It’s hard to believe, but YouTube just celebrated its 17th birthday. To commemorate the website’s ability to see R-rated movies, YouTube is rolling out as a result of new features and changes to all users over the coming weeks. Here’s what you can expect when the new YouTube hits your devices.
One of the first changes you might notice is ambient mode. This new feature adds a splash of color to the watch page of a YouTube video based on the colors of whatever you’re watching, inspired by the way light from a screen casts out in a dark room. It’s a subtle but neat effect that refreshes the YouTube binge we’ve been on for nearly two decades.
Note you need to be using YouTube in dark mode in order for Ambient mode to kick in. On mobile, you’ll find the option by tapping your profile icon and choosing Settings > General > Appearance. On desktop, click your profile icon, then choose Appearance.
If you don’t like ambient mode, you can disable it without turning off dark mode completely. GB to Settings > Ambient mode, then turn off the toggle next to Ambient mode. And speaking of dark mode, YouTube has made it even darker. Ambient mode applies to playlists, as well, so you’ll see dynamic previews for videos inside the list.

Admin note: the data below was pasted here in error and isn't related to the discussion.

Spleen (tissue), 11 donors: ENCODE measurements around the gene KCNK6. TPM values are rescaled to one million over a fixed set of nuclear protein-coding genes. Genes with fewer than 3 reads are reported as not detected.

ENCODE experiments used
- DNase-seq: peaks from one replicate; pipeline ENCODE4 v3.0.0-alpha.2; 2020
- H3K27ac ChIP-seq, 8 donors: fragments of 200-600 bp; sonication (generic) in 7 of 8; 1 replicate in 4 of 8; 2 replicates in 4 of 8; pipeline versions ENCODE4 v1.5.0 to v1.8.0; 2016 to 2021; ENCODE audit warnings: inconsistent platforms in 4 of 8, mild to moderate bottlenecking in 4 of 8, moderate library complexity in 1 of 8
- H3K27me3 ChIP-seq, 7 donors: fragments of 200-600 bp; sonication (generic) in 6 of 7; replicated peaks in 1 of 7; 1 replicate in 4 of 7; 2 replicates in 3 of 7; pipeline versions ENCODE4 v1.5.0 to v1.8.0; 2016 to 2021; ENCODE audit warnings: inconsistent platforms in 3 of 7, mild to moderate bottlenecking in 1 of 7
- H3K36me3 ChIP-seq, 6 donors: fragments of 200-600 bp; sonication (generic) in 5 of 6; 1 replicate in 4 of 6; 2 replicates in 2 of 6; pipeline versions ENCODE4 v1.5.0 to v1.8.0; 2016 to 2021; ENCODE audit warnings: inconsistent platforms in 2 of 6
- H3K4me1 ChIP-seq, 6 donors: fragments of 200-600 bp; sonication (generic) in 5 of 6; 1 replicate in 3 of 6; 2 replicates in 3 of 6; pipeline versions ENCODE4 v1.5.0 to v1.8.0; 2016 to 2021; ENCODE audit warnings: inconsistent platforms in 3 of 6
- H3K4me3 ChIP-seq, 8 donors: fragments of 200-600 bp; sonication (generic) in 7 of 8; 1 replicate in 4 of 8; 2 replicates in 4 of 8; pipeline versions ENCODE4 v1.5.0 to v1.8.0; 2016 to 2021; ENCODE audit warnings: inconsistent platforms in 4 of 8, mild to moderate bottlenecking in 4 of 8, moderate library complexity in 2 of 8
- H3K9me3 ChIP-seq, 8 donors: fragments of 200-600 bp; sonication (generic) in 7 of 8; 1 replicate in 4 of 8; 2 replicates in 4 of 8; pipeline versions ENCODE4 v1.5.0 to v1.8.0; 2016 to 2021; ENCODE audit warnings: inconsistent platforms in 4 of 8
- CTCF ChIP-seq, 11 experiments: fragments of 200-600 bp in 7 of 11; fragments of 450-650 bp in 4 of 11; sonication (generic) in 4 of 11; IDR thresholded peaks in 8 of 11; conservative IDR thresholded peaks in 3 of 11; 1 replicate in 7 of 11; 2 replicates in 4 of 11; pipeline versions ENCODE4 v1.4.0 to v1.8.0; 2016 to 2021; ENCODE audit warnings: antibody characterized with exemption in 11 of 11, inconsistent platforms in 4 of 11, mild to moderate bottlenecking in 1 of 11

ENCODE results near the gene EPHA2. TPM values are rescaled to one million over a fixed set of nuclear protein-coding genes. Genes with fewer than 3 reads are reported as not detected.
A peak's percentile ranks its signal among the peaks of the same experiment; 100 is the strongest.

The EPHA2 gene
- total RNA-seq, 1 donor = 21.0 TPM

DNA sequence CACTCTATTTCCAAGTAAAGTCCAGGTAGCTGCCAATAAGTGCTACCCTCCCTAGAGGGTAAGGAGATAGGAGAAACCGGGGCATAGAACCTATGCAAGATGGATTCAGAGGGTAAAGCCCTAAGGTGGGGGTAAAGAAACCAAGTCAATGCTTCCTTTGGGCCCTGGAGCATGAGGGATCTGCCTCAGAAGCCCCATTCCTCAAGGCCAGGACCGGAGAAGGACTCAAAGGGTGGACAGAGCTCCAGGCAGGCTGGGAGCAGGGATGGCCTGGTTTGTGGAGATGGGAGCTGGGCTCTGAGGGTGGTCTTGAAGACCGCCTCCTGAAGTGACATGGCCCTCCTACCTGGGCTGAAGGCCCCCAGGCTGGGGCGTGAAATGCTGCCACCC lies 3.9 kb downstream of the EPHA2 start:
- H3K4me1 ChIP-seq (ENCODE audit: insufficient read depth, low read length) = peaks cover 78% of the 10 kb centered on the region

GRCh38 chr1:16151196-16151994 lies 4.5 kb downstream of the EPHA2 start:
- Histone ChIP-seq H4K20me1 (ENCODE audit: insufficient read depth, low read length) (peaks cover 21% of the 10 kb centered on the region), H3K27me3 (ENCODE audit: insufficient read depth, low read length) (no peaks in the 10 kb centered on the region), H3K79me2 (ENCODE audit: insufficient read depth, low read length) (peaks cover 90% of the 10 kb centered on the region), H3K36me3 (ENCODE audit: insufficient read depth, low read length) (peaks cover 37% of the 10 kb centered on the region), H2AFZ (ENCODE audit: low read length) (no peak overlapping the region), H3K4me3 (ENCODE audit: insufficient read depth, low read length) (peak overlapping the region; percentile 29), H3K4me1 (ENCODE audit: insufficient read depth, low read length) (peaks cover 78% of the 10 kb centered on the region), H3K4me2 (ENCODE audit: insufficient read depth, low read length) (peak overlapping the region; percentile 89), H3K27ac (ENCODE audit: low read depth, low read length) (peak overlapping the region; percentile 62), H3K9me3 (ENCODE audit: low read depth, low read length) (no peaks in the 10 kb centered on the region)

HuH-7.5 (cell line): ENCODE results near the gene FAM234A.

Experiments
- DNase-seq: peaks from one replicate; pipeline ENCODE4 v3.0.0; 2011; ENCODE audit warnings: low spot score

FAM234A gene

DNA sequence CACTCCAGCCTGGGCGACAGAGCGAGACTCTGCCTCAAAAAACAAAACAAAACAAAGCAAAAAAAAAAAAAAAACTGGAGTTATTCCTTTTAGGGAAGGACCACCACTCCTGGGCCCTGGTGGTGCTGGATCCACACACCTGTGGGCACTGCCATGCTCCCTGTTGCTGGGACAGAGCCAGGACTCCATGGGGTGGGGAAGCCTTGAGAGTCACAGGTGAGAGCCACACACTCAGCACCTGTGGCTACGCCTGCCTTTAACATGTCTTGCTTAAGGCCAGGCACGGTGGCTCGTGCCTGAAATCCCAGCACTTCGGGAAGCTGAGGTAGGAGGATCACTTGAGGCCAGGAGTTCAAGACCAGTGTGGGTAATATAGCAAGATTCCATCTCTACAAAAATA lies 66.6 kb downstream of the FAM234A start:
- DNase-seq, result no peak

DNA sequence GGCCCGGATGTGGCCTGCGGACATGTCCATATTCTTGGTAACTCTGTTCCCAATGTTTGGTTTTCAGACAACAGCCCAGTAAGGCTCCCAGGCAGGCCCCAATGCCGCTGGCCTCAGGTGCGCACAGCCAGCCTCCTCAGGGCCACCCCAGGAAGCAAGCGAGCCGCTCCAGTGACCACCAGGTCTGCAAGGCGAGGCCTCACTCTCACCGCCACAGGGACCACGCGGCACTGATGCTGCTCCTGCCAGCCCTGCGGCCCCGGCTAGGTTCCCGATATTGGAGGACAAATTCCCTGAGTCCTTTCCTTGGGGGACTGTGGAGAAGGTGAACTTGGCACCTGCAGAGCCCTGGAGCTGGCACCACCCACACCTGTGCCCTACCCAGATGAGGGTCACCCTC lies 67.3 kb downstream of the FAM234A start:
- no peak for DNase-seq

Another change you’ll likely notice immediately is to the YouTube player. The company has overhauled many of the elements you often interact with: Video links in descriptions are now buttons; buttons such as “like,” “share,” and “download,” now have a minimalist look; and the subscribe button is no longer red, but high contrast, in an effort to guide viewers toward subscribing.
You can also now pinch to zoom on videos on iOS or Android. Whenever you lift your fingers off the screen, the video stays locked into the position you left it in. In addition, there’s “precise seeking”: Drag or swipe up on the display to reveal thumbnails for different sections of the video, allowing you to skip ahead or back to a specific point.
According to YouTube, these features will roll out to all users gradually over the next few weeks. That means you might see them imminently, or they may take a while to hit your account. If you just can’t wait to get your hands on new YouTube features, however, there’s always youtube.com/new. YouTube Premium subscribers can use this site to enable experimental features the company is currently testing. If you pay for YouTube, consider checking out any upcoming features the company has to offer.